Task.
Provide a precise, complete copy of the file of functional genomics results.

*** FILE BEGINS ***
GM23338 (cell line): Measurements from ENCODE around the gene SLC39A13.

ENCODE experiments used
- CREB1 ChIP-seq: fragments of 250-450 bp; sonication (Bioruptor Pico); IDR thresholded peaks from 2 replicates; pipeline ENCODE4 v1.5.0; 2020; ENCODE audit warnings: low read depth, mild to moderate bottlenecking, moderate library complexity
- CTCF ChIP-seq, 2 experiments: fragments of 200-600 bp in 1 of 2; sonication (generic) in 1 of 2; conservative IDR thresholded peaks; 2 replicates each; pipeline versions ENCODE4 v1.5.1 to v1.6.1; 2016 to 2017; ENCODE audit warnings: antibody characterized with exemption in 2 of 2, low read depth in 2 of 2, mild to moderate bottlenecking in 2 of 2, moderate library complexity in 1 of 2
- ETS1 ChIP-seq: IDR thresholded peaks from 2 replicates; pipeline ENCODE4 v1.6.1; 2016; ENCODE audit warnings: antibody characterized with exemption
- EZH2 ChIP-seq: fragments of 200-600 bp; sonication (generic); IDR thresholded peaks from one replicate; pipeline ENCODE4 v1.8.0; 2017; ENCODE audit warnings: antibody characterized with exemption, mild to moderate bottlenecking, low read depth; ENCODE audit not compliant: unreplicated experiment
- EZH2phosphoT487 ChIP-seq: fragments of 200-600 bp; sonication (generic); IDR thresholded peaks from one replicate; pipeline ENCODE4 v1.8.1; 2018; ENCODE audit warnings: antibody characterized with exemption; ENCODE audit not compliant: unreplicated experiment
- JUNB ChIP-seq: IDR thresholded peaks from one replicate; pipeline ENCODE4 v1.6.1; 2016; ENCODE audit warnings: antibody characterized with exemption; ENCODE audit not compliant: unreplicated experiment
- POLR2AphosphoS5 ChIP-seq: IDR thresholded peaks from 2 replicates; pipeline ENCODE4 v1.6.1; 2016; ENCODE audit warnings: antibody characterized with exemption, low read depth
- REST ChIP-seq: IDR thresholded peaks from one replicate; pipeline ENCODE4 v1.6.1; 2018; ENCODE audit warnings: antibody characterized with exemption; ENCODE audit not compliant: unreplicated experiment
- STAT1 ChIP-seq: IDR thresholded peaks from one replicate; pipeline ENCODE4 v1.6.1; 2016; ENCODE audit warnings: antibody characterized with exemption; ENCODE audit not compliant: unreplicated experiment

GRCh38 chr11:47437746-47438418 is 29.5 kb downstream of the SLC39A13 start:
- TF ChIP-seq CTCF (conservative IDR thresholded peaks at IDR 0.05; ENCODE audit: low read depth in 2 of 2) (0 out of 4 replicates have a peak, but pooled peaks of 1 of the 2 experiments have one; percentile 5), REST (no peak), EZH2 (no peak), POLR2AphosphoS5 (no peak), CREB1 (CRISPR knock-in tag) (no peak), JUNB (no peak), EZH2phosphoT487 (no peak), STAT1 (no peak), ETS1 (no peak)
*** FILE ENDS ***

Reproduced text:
GM23338 (cell line): Measurements from ENCODE around the gene SLC39A13.

ENCODE experiments used
- CREB1 ChIP-seq: fragments of 250-450 bp; sonication (Bioruptor Pico); IDR thresholded peaks from 2 replicates; pipeline ENCODE4 v1.5.0; 2020; ENCODE audit warnings: low read depth, mild to moderate bottlenecking, moderate library complexity
- CTCF ChIP-seq, 2 experiments: fragments of 200-600 bp in 1 of 2; sonication (generic) in 1 of 2; conservative IDR thresholded peaks; 2 replicates each; pipeline versions ENCODE4 v1.5.1 to v1.6.1; 2016 to 2017; ENCODE audit warnings: antibody characterized with exemption in 2 of 2, low read depth in 2 of 2, mild to moderate bottlenecking in 2 of 2, moderate library complexity in 1 of 2
- ETS1 ChIP-seq: IDR thresholded peaks from 2 replicates; pipeline ENCODE4 v1.6.1; 2016; ENCODE audit warnings: antibody characterized with exemption
- EZH2 ChIP-seq: fragments of 200-600 bp; sonication (generic); IDR thresholded peaks from one replicate; pipeline ENCODE4 v1.8.0; 2017; ENCODE audit warnings: antibody characterized with exemption, mild to moderate bottlenecking, low read depth; ENCODE audit not compliant: unreplicated experiment
- EZH2phosphoT487 ChIP-seq: fragments of 200-600 bp; sonication (generic); IDR thresholded peaks from one replicate; pipeline ENCODE4 v1.8.1; 2018; ENCODE audit warnings: antibody characterized with exemption; ENCODE audit not compliant: unreplicated experiment
- JUNB ChIP-seq: IDR thresholded peaks from one replicate; pipeline ENCODE4 v1.6.1; 2016; ENCODE audit warnings: antibody characterized with exemption; ENCODE audit not compliant: unreplicated experiment
- POLR2AphosphoS5 ChIP-seq: IDR thresholded peaks from 2 replicates; pipeline ENCODE4 v1.6.1; 2016; ENCODE audit warnings: antibody characterized with exemption, low read depth
- REST ChIP-seq: IDR thresholded peaks from one replicate; pipeline ENCODE4 v1.6.1; 2018; ENCODE audit warnings: antibody characterized with exemption; ENCODE audit not compliant: unreplicated experiment
- STAT1 ChIP-seq: IDR thresholded peaks from one replicate; pipeline ENCODE4 v1.6.1; 2016; ENCODE audit warnings: antibody characterized with exemption; ENCODE audit not compliant: unreplicated experiment

GRCh38 chr11:47437746-47438418 is 29.5 kb downstream of the SLC39A13 start:
- TF ChIP-seq CTCF (conservative IDR thresholded peaks at IDR 0.05; ENCODE audit: low read depth in 2 of 2) (0 out of 4 replicates have a peak, but pooled peaks of 1 of the 2 experiments have one; percentile 5), REST (no peak), EZH2 (no peak), POLR2AphosphoS5 (no peak), CREB1 (CRISPR knock-in tag) (no peak), JUNB (no peak), EZH2phosphoT487 (no peak), STAT1 (no peak), ETS1 (no peak)